Supporting business owners with disabilities

While no business went unscathed by the national lockdown, small businesses felt the brunt of it. Fortunately, one organisation stepped up to help some businesses owned by quadriplegics and paraplegics

As South Africans were asked to stay home, many businesses were forced to close. For small or new businesses, a month or more with no income can be fatal. Fortunately, for some business owners who are quadriplegics and paraplegics, there was some relief courtesy of the Quadriplegic and Paraplegic Charitable Trust of South Africa (QPCTSA).

The Trust was established in 2012 to raise funding and resources to invest in the entrepreneurial and economic development of quadriplegics and paraplegics. Specifically, it provides start-up and growth capital, but also provides guidance and mentorship where it is required. QPCTSA supports businesses in a variety of industries from agriculture to car washes and locksmiths. The Trust also aims to uplift previously disadvantaged individuals with 75 percent of its beneficiaries made up of black persons.

Knowing the obstacles facing entrepreneurs with disabilities – especially with a lockdown bringing the economy near to a standstill – the QPCTSA made funding available to support small business owners during lockdown.

Nine businesses benefited from the relief services provided during the lockdown with more than
R150 000 provided by the Trust. These businesses were given three months after which the Trust requires feedback to decide whether continued assistance is needed. While the funding from QPCTSA was a great relief, these businesses still need your support!

West Rand Locksmith and Number Plates

Deon Nel

Deon Nel opened his businesses, West Rand Locksmith and Number Plates, in 1987 as a qualified locksmith. Tragedy struck in 2004 when Nel was diagnosed with a terminal motor neuron disease, which led to paralysis and a loss of his voice. By 2008, Nel was unable to consume food or liquids through his mouth nor breath without assistance.

Fortunately, his son, Jason, graduated high school in 2004 and became his father’s voice and hands. He qualified as a locksmith to run his father’s business. Jason has not taken a salary as the income only covers the overheads and Nel’s medical aid.

Nel shares: “Most difficult thing is not being able to go into the shop to help Jason or to talk. It is frustrating as people still insist even though my wife, Bernice, is my voice.

Deon Nel was fortunate to have his son, Jason Nel (above), take over the management of his business after he was diagnosed.

“She has been in tears on many occasions as people don’t understand some disabilities rob you of your voice. I am a quadriplegic and can only move my eyes, but my brain is still 100 percent. It is just locked in my body,” he adds.

For this small, family-owned and run business, the funding was a “god-sent”. As the business was shut during lockdown, there was no daily income, which meant devastation for a family that already lives from hand to mouth.

“Life support is very expensive, and I can’t live without power or medical aid. The grant enabled us to pay a few overheads and open doors for a few hours a day to provide essential services,” Nel explains.

Beauty Academy International

Joy Duffield started her business in 2002 after working as a beautician for many years. She explains: “I got to a point in my career where I felt I needed to grow and do something for myself – become more independent. So, I diverted my career from doing various therapies to sharing my knowledge with others by establishing a beauty therapy training centre.”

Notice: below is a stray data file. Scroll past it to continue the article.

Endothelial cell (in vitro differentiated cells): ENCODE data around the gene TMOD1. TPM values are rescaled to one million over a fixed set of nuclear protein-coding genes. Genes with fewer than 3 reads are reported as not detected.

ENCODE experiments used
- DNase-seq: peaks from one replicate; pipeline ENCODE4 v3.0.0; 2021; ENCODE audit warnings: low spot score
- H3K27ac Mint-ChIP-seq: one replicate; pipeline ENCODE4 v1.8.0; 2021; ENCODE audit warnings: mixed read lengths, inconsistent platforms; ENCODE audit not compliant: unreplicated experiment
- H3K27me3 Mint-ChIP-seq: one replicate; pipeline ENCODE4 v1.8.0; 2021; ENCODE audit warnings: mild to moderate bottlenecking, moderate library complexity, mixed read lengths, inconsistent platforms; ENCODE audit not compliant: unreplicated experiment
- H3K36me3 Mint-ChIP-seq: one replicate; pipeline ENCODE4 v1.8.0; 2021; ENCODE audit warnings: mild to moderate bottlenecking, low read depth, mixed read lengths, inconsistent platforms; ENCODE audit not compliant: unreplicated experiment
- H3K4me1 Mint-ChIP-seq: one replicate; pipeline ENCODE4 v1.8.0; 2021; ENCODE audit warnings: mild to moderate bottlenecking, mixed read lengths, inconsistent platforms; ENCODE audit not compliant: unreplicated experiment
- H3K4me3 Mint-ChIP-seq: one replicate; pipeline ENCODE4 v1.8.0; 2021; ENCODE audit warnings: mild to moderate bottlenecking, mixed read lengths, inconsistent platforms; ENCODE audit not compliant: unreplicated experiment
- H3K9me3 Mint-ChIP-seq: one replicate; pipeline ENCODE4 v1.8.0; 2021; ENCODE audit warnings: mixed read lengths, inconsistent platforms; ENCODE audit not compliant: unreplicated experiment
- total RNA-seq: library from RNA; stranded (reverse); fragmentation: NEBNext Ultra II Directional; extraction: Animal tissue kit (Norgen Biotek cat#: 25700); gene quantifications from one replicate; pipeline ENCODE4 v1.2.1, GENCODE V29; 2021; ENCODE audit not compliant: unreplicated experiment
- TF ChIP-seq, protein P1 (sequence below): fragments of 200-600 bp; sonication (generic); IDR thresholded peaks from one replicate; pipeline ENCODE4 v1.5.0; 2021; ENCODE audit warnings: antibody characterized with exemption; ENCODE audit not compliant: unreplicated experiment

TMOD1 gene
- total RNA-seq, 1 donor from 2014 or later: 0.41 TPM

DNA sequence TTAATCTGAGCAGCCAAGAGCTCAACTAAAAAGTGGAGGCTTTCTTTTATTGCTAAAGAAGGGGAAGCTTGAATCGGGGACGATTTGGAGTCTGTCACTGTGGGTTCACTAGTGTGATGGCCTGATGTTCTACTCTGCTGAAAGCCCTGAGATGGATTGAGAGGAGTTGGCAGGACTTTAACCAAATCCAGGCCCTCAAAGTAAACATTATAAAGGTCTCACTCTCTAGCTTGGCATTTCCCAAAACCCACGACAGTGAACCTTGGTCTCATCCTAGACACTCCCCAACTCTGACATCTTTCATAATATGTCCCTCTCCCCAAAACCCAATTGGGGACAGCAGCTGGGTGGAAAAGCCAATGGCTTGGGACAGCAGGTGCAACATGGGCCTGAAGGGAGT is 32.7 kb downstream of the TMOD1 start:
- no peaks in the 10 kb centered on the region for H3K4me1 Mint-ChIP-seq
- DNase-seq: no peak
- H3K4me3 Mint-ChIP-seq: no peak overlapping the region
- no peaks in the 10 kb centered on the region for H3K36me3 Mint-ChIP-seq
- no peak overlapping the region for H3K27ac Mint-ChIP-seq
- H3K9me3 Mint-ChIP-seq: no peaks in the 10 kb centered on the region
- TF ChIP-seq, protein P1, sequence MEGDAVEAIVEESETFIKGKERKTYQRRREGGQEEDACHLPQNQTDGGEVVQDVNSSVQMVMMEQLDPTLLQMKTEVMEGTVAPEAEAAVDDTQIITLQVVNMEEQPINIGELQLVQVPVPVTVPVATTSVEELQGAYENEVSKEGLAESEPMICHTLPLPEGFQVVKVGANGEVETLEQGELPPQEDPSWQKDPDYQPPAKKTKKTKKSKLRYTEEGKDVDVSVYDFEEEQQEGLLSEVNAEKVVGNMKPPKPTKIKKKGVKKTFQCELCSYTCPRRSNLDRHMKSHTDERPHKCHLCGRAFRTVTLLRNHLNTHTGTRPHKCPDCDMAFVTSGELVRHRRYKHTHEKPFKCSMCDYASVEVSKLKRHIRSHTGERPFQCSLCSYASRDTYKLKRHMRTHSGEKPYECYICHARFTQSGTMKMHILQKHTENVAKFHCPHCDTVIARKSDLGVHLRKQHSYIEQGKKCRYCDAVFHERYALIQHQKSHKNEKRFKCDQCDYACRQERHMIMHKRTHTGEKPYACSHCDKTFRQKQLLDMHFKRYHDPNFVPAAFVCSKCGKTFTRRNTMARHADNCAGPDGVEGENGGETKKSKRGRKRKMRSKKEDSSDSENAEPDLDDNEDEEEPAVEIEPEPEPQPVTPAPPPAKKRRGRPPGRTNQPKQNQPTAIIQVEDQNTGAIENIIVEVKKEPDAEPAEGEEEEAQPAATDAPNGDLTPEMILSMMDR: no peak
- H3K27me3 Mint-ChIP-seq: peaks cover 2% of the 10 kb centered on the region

By 2005, Duffield bought property to expand the school. However, the same year, she broke her neck. Fortunately, she was still able to expand her businesses in 2006 with a distribution centre to supply products and equipment to the hair and beauty industry.

There are many benefits to entrepreneurship, such as making your own hours. For Duffield, this career choice provided even more freedom after her accident.

“For me, as a person with quadriplegia, it works really well, as I do not have to answer to anybody if I’m not at work due to any health or quadriplegic body management issues,” she explains. “As difficult as it may be, it is great to make one’s own decisions. Ideally, it is financially beneficial.

“It is also incredibly rewarding when you reflect back and take note of what you have accomplished. Having my own business has definitely given me a purpose in my life as a quadriplegic. I have something to get up for each day!”

It does come with its own challenges. Duffield found the COVID-19 pandemic humbled her as it demonstrated how quickly a business could be cash-strapped.

“With the coronavirus, our doors closed for six weeks, which meant devastation with zero income for that time, however, basic expenses remained the same, for example, more than 20 staff members to pay,” she notes. “We had ordered a large amount of stock just prior to lockdown, which had to be paid. But, with the business closed, nothing was sold.

“Even though we have now been allowed to open our doors, the hair and beauty industry, who are our customers, is still shut down, which means our figures are still down dramatically,” she adds.

Fortunately, with funding from QPCTSA, Duffield was able to secure some income for her business. She explains: “We have always been a supplier of certain personal protective equipment (PPE) such as masks, gloves and sanitisers. By the time lockdown started, we were completely sold out.

“We used the funding to purchase PPE as soon as it became available. This enabled us to open as an essential service provider for our industry and the general public. We are working limited hours with a skeleton staff, which has made a small, but definite, difference,” she concludes.

Access Universal Solutions

Mandy Latimore started her own business in the 80s so that she could create her own working environment. “I always felt like I was giving 150 percent of myself, while my employer took advantage,” she says.

She changed her profession and started working alone as she found it less stressful. The reward for her, of course, is that she now reaps all the rewards of her efforts. “The amount of effort that you put into the business is for your reward. You can’t not appreciate your own effort,” she says.

As is common with entrepreneurs or small business owners, a salary is often an afterthought, which comes with its own challenges. “I have always put myself last when it comes to my monthly remuneration,” Latimore elaborates.